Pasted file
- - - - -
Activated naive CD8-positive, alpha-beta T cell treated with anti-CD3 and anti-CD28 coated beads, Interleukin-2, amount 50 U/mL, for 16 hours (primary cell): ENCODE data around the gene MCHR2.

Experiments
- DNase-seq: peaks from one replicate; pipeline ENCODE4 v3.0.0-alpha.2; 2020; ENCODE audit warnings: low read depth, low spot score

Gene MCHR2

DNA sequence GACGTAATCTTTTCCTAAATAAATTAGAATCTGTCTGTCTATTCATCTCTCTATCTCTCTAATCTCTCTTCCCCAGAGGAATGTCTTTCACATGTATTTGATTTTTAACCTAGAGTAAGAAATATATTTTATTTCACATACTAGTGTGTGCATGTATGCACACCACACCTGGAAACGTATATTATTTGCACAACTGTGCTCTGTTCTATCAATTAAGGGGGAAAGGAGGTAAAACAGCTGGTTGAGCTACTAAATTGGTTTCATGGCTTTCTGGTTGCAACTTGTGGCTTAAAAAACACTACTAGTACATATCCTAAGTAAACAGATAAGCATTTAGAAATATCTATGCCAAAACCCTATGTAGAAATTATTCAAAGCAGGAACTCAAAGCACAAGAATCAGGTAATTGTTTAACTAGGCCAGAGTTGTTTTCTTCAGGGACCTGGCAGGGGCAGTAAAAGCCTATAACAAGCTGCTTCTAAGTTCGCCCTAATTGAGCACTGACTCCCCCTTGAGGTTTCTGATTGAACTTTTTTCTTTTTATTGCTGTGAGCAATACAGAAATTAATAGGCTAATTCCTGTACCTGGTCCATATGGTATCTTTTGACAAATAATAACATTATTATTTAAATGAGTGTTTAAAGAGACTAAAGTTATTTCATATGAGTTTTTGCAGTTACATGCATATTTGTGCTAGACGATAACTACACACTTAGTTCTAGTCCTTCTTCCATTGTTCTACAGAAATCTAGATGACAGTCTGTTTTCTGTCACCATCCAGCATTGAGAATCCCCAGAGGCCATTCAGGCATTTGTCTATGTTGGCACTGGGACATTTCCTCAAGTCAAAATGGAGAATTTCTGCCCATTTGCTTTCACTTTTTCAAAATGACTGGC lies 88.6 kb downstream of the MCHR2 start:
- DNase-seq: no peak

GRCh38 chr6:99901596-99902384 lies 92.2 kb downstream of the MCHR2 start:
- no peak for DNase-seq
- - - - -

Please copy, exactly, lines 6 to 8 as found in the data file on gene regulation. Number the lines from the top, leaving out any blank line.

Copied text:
- DNase-seq: no peak

GRCh38 chr6:99901596-99902384 lies 92.2 kb downstream of the MCHR2 start:
- no peak for DNase-seq